This interactive presentation contains the latest oil & gas production data from all 12286 horizontal wells in North Dakota since 2005, through February 2017.
With good weather in February, and frozen roads well accessible, oil production in North Dakota rose for the 2nd consecutive month, by 53 kbo/d to over 1 million barrels per day again (1034 kbo/d).
The chart shows that even production from wells that started before 2017 rose both in January and February. This abnormal situation was caused by wells being brought back online again after winter shut-ins. In February 62 new wells started producing, the same number as in January.
Probably production will take a hit in March and April, with road restrictions in place.
From the “Top operators” tab we can see that, since September 2016, all the 5 largest operators in North Dakota increased production.
The ‘Advanced Insights’ presentation is displayed below:
This “Ultimate recovery” overview shows how all these horizontal wells are heading towards their ultimate oil or gas recovery.
Only about half the number of wells started production in 2016, vs 2015, but their initial performance was clearly better as the plot reveals. An important reason why the wells here, and in the other basins, have showed higher initial productivity in recent years, is that completions have gotten bigger in volume. Where the average completion in North Dakota used 2.2 million gallons of water in 2012, this rose to 4.4 in 2015, and 6.3 in 2016. In almost all the other states that I cover, this increase was even larger.
You can see more recent and detailed results if you select “quarter” or “month of first flow”.
The 2nd overview (“Cumulative production ranking”), provides the exact cumulative production for each of these 12286 horizontal wells, as well as their location.
In the “Well status map” tab you’ll find the status of all these wells on the map. After only selecting the status “3. First flow”, you’ll notice that apart from 2 new wells in Divide county, the other 60 new wells in February were all completed in the core of North Dakota.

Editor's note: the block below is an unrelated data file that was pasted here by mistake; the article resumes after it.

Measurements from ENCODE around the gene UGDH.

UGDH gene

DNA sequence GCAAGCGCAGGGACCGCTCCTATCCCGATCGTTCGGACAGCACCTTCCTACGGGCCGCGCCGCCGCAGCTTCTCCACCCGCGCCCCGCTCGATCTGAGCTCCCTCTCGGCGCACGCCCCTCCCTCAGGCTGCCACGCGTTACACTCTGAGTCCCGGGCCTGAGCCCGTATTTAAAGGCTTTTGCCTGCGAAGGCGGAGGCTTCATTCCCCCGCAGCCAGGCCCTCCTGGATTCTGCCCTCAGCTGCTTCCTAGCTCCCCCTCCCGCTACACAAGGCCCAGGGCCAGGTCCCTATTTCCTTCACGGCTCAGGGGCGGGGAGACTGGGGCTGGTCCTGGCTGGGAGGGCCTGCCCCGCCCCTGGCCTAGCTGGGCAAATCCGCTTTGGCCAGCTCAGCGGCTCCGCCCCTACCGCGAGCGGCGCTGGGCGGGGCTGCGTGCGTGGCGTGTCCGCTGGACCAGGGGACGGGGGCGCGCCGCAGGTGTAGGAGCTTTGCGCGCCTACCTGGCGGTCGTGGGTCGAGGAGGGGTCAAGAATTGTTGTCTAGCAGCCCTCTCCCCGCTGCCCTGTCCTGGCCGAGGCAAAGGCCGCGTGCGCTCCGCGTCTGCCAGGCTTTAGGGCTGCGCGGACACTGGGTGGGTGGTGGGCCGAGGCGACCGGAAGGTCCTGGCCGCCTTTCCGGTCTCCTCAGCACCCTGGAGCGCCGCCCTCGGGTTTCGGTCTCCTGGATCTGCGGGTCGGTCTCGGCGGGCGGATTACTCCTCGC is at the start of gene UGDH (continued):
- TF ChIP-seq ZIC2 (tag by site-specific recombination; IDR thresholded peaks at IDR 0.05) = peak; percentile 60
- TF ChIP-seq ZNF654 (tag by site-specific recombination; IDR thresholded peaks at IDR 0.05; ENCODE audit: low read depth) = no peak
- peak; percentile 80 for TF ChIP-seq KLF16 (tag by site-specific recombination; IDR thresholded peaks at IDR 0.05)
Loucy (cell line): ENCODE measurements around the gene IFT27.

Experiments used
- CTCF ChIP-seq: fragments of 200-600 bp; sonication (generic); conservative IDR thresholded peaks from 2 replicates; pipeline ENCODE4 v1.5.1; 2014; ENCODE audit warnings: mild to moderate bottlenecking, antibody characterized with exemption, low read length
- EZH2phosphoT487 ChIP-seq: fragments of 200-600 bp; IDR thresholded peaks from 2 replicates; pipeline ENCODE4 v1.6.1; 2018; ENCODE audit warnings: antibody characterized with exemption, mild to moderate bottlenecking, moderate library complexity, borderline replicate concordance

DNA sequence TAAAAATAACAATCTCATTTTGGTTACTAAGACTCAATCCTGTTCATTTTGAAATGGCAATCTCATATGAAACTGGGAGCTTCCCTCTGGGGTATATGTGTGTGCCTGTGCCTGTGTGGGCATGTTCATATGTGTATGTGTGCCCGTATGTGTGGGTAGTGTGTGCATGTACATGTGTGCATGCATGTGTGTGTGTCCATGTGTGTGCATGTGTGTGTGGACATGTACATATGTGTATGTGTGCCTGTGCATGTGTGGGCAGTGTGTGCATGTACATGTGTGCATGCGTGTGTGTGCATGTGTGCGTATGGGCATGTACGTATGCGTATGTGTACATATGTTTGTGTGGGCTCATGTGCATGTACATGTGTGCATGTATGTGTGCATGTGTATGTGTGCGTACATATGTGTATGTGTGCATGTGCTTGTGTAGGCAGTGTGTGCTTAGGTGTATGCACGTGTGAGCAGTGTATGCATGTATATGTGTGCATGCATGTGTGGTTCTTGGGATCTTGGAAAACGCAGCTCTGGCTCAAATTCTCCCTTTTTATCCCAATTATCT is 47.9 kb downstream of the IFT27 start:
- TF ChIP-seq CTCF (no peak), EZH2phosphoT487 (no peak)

I plan to publish another update on Pennsylvania in about 2 weeks. Once West Virginia releases its 2016 production, I will have a post on this state as well for the first time.
For this presentation, I used data gathered from the following sources:
- DMR of North Dakota. These presentations only show the production from horizontal wells; a small amount (about 30 kbo/d) is produced from conventional vertical wells.
The above presentation has many interactive features:
- You can click through the blocks on the top to see the slides.
- Each slide has filters that can be set, e.g. to select individual or groups of operators. You can first click “all” to deselect all items. You have to click the “apply” button at the bottom to enforce the changes. After that, click anywhere on the presentation.
- Tooltips are shown by just hovering the mouse over parts of the presentation.
- You can move the map around, and zoom in/out.
- By clicking on the legend you can highlight selected items.
- Note that filters have to be set for each tab separately.
- The operator who currently owns the well is designated by “operator (current)”. The operator who operated a well in a past month is designated by “operator (actual)”. This distinction is useful when the ownership of a well changed over time.
- If you have any questions on how to use the interactivity, or how to analyze specific questions, please don’t hesitate to ask.